Only someone wishing to get plenty of hate mail in the ol’ e-mail in-basket would headline a story “Study Finds Arlington Teachers Overpaid Compared to Peers.” So I’m definitely not going to do that.
But such a headline would have some basis in fact: A study conducted on behalf of the Arlington school system by Segal Waters Consulting found that Arlington teachers are either at the “market average” in salaries across the region (including D.C. and the suburbs), or receive up to 14 percent more than the market average.
Arlington Public Schools salaries, the report notes with some understatement, are “very competitive” for the market.
(Just a hunch: Had D.C. schools been left out of the mix, and only jurisdictions in the suburbs been counted, Arlington would have been more in front of the pack than it already is.)
The report notes that there are some support jobs in the school system where pay lags behind other jurisdictions: cafeteria workers, instructional assistants, bus drivers and some maintenance and custodial positions among them. But as for teachers, they are doing pretty well, comparatively.
Let me throw this suggestion out there, a la Gavrilo Princip (remember him?), to see the world war that ensues: Why not, in its next budget cycle, have Arlington Public Schools slightly reduce its teacher salaries, down to 100 percent of the regional average (counting D.C.), in order to fund pay raises for those underpaid support workers? Who’s with me?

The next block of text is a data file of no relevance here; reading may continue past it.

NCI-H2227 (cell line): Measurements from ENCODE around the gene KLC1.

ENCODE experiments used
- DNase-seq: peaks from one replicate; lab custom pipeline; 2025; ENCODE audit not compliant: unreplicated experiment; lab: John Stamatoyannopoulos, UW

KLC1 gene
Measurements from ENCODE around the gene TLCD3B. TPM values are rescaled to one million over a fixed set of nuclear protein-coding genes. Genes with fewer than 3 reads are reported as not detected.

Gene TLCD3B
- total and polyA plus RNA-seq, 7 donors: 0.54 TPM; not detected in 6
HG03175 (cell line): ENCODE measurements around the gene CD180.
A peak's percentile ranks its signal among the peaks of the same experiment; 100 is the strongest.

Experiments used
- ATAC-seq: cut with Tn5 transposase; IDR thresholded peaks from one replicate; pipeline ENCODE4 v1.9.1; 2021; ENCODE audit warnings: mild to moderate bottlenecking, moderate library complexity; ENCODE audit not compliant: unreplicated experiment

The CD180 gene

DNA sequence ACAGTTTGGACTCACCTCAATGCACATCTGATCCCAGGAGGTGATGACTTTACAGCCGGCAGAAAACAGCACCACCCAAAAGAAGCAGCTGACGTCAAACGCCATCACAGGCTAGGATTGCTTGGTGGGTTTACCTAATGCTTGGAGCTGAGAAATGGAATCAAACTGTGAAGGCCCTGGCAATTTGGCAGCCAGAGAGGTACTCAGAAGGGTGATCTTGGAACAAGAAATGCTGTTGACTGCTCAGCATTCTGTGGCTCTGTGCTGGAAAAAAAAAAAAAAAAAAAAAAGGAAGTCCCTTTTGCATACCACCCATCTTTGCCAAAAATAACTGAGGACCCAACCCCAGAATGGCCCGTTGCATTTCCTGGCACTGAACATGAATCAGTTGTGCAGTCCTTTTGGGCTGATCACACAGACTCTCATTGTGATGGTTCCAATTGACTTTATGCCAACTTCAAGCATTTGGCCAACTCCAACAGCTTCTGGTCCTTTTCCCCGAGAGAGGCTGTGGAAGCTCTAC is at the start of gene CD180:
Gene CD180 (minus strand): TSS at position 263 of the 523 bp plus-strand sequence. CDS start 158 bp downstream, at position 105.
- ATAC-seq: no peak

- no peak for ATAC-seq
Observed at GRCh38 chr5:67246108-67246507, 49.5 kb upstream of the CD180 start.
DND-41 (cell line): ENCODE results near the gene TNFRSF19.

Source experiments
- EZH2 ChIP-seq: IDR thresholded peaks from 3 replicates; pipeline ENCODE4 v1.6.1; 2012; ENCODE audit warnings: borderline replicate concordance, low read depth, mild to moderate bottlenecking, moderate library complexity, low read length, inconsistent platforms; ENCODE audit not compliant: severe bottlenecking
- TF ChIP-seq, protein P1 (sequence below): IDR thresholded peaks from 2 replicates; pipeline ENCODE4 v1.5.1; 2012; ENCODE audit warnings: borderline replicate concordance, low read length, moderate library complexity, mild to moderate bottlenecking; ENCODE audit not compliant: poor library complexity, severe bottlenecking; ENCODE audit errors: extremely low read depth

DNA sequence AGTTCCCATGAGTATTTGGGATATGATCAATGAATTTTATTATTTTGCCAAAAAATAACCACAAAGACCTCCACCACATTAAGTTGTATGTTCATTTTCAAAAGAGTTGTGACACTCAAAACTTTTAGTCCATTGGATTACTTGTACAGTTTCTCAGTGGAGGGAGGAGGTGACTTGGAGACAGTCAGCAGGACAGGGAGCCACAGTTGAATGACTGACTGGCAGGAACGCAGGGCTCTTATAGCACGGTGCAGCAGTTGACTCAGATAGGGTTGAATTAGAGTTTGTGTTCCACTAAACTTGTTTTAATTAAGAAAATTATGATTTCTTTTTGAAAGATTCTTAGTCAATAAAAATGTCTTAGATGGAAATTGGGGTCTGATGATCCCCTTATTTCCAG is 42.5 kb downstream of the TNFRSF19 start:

Everybody relax: I’m just funnin’ with ya (or something that starts with an “f”). We all know how this is actually going to play out in the coming year – everybody’s going to get raises!
The report will be presented at Thursday night’s School Board meeting. Should make for interesting conversation.
From the History Column: Choo-Choo Edition!
According to the Sun’s history column, it was 160 years ago this month – early November, 1856 – that a new locomotive traveled from Alexandria up to the Long Bridge over the Potomac and back as part of a trial.
Trains weren’t exactly new, but innovations were coming fast and furious, and this appears to have been another upgrade to rail service, based on the report.